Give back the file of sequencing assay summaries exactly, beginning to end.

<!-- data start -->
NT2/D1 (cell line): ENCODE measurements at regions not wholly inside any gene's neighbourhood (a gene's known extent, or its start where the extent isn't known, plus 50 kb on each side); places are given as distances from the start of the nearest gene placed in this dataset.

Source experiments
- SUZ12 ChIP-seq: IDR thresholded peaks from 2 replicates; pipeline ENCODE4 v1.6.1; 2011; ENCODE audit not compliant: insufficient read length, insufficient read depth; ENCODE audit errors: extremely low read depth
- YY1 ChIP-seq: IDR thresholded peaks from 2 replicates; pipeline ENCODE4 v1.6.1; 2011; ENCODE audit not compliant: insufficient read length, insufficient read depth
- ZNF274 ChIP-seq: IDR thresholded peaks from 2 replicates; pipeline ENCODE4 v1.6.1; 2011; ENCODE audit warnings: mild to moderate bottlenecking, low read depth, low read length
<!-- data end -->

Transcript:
NT2/D1 (cell line): ENCODE measurements at regions not wholly inside any gene's neighbourhood (a gene's known extent, or its start where the extent isn't known, plus 50 kb on each side); places are given as distances from the start of the nearest gene placed in this dataset.

Source experiments
- SUZ12 ChIP-seq: IDR thresholded peaks from 2 replicates; pipeline ENCODE4 v1.6.1; 2011; ENCODE audit not compliant: insufficient read length, insufficient read depth; ENCODE audit errors: extremely low read depth
- YY1 ChIP-seq: IDR thresholded peaks from 2 replicates; pipeline ENCODE4 v1.6.1; 2011; ENCODE audit not compliant: insufficient read length, insufficient read depth
- ZNF274 ChIP-seq: IDR thresholded peaks from 2 replicates; pipeline ENCODE4 v1.6.1; 2011; ENCODE audit warnings: mild to moderate bottlenecking, low read depth, low read length